To truly grok connected learning and to best design and teach a connected learning course, the faculty member needs to go beyond TPACK. A high-quality connected learning course requires the faculty member to be a connected learning herself. To be a connected learner demands a reasonably high level of TK (and probably TCK as well). We can help faculty members get there, technologically.

 

connected learning practices

Figure 3 from Laura Gogia’s dissertation prospectus.

The REALLY hard part is that to be a connected learner goes beyond mere knowledge; it’s about habits and dispositions.  What sorts of habits and dispositions? Here are just a couple of rich,  comprehensive, and intertwingled habits/dispositions:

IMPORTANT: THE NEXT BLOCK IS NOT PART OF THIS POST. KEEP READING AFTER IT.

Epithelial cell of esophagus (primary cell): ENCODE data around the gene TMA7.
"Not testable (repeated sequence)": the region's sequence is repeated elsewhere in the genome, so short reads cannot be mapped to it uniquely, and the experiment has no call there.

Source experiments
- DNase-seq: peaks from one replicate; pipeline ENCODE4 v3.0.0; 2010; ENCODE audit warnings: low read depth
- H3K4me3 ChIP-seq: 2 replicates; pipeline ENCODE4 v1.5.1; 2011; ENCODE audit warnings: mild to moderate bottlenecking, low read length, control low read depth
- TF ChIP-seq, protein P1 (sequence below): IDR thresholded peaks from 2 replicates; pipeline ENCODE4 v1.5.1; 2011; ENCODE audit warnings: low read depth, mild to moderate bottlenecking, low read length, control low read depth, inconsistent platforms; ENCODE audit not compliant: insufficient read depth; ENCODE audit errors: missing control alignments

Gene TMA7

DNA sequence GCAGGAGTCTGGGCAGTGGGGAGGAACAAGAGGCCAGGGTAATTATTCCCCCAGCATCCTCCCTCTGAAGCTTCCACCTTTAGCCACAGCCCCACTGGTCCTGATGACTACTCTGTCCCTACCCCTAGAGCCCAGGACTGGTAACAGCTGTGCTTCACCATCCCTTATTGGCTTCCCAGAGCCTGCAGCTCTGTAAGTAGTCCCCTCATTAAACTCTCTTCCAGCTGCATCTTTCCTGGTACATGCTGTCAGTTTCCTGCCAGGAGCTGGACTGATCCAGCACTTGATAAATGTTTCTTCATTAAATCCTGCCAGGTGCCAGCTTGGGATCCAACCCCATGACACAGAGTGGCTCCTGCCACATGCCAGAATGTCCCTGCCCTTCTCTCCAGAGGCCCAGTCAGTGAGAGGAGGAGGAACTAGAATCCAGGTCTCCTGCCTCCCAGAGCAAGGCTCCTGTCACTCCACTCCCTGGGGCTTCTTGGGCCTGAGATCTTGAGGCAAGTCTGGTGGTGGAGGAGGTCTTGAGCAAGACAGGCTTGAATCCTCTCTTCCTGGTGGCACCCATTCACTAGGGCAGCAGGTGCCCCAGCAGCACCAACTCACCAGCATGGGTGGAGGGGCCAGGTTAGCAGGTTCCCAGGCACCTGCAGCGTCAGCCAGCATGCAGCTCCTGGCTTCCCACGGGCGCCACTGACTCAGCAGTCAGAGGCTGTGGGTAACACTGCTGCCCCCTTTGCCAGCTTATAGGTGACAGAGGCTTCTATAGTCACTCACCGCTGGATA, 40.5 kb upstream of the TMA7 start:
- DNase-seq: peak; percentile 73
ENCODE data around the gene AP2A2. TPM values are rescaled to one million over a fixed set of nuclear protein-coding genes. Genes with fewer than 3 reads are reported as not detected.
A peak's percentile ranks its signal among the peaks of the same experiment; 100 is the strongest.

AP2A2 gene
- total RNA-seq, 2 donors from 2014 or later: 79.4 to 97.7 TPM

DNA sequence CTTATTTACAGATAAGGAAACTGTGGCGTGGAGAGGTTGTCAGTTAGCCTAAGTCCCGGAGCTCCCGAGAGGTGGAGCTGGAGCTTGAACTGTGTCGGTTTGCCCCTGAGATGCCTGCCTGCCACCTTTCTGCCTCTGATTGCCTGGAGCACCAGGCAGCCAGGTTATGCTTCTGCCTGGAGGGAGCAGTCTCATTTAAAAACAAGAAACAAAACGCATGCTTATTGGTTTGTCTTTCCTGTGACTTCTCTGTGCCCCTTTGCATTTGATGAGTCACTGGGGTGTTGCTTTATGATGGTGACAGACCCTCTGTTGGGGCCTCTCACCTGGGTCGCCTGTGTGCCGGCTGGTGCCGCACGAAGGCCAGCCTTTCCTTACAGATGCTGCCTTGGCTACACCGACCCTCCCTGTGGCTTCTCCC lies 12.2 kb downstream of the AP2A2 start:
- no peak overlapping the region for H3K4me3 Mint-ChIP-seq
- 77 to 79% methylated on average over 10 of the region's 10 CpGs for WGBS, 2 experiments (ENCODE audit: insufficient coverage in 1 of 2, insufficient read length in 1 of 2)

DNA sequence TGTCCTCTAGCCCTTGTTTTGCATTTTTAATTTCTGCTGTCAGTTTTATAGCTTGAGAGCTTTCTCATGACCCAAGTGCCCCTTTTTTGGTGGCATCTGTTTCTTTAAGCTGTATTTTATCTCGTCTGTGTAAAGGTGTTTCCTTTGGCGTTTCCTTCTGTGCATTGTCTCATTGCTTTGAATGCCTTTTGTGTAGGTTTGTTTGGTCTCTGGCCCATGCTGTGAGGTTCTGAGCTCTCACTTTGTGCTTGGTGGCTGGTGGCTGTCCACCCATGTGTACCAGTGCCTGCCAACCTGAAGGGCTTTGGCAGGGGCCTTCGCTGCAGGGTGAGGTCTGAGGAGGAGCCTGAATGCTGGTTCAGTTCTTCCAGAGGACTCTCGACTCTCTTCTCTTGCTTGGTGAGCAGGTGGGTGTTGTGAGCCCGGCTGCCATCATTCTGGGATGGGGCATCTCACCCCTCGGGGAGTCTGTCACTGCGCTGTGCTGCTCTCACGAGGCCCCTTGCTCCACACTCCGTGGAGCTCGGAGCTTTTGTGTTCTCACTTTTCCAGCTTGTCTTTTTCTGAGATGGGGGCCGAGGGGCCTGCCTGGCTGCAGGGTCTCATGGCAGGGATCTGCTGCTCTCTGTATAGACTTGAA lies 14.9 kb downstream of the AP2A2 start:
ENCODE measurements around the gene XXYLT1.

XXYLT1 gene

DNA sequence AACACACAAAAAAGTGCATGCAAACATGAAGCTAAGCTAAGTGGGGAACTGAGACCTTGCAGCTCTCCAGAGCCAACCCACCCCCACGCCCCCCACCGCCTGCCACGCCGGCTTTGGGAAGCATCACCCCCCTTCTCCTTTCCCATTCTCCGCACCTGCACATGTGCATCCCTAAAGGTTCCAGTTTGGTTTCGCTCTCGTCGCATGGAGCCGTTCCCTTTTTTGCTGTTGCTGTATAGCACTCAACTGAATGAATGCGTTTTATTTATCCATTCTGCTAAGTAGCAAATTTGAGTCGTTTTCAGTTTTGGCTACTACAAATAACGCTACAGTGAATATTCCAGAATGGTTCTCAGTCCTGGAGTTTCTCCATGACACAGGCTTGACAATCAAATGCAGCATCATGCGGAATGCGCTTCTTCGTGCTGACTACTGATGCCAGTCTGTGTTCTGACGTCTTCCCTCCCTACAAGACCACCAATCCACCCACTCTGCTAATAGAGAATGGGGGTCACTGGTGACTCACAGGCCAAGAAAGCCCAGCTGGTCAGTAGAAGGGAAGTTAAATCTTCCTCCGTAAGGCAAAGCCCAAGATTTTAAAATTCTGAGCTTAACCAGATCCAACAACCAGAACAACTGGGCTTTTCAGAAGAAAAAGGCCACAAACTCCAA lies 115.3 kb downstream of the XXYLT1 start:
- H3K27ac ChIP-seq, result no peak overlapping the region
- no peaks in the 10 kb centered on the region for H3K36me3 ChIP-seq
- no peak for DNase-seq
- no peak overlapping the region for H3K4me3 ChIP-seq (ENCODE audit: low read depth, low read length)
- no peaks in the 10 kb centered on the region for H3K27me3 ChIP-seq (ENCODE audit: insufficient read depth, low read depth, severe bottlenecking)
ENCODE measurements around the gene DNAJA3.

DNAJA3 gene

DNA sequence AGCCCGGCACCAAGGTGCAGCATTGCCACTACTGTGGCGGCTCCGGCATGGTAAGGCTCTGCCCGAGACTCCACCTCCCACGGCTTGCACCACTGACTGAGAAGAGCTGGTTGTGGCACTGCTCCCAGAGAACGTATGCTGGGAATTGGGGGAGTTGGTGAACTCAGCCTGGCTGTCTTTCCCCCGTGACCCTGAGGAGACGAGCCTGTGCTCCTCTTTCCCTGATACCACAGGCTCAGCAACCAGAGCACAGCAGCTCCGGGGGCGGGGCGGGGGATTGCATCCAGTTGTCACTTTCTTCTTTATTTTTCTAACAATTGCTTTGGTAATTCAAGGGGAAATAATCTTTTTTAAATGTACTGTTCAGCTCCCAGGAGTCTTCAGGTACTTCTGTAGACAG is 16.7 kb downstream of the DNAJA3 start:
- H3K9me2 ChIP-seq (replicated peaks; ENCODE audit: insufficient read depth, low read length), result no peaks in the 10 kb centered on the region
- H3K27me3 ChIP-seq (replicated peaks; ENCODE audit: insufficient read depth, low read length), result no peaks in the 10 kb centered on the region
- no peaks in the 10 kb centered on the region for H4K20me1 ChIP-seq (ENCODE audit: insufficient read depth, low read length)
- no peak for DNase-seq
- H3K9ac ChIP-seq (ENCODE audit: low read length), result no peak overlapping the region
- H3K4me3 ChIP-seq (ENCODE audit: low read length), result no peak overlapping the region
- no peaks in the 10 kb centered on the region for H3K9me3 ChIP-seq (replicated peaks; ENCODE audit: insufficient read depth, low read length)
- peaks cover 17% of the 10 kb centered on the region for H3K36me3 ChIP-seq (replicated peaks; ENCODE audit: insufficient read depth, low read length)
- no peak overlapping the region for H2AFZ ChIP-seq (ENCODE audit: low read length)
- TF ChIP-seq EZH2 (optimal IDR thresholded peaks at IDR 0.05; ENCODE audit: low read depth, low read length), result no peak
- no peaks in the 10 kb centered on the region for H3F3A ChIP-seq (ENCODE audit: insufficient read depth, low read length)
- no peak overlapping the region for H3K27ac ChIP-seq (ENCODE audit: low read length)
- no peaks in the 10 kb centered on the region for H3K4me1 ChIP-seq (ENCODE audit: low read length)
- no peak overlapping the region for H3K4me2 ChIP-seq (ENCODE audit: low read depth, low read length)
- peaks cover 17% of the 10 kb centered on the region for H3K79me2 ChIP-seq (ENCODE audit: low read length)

First of all, connected learning is about connectivity -making connections between people, concepts/disciplines/modalities, and across time3.  That time part is key. Connected learners commit regularly to making connections online. You can’t “check in” to the web for 30 minutes a day for connected learning. Engaging and connecting across various web-based platforms (as depicted above) must become habitual. A connected learner is “of the web.”

Second, connected learners have to embrace vulnerability. For professors engaging in connected learning, that vulnerability comes in the form of giving up control of content expertise. There’s still very much a place for faculty members to share their expertise, but one of the main roles of a faculty member in a connected learning course is to bring one’s personal learning network to bear on the experience. Though almost 8 years old now, I still think Wendy Drexler’s “Networked Student” makes this point well and clear. Some of the tools have changed, but not the processes. Stay tuned for the last minute of the 5-minute video to see what it looks like for a faculty member to relinquish some subject-matter control.